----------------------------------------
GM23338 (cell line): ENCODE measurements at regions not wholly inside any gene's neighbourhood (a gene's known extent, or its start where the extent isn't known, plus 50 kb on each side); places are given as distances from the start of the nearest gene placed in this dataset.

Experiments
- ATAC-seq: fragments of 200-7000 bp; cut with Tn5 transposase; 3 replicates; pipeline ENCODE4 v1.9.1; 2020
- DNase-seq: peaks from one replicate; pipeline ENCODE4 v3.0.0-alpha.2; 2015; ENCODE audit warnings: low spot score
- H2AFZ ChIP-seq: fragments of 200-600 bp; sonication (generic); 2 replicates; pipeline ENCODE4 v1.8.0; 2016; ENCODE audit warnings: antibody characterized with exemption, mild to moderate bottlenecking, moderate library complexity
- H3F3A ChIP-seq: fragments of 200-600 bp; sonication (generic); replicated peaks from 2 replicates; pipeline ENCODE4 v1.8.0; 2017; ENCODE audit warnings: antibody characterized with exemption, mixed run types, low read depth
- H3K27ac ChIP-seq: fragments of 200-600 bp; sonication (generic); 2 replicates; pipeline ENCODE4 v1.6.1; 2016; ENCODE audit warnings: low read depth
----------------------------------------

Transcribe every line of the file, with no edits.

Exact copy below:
GM23338 (cell line): ENCODE measurements at regions not wholly inside any gene's neighbourhood (a gene's known extent, or its start where the extent isn't known, plus 50 kb on each side); places are given as distances from the start of the nearest gene placed in this dataset.

Experiments
- ATAC-seq: fragments of 200-7000 bp; cut with Tn5 transposase; 3 replicates; pipeline ENCODE4 v1.9.1; 2020
- DNase-seq: peaks from one replicate; pipeline ENCODE4 v3.0.0-alpha.2; 2015; ENCODE audit warnings: low spot score
- H2AFZ ChIP-seq: fragments of 200-600 bp; sonication (generic); 2 replicates; pipeline ENCODE4 v1.8.0; 2016; ENCODE audit warnings: antibody characterized with exemption, mild to moderate bottlenecking, moderate library complexity
- H3F3A ChIP-seq: fragments of 200-600 bp; sonication (generic); replicated peaks from 2 replicates; pipeline ENCODE4 v1.8.0; 2017; ENCODE audit warnings: antibody characterized with exemption, mixed run types, low read depth
- H3K27ac ChIP-seq: fragments of 200-600 bp; sonication (generic); 2 replicates; pipeline ENCODE4 v1.6.1; 2016; ENCODE audit warnings: low read depth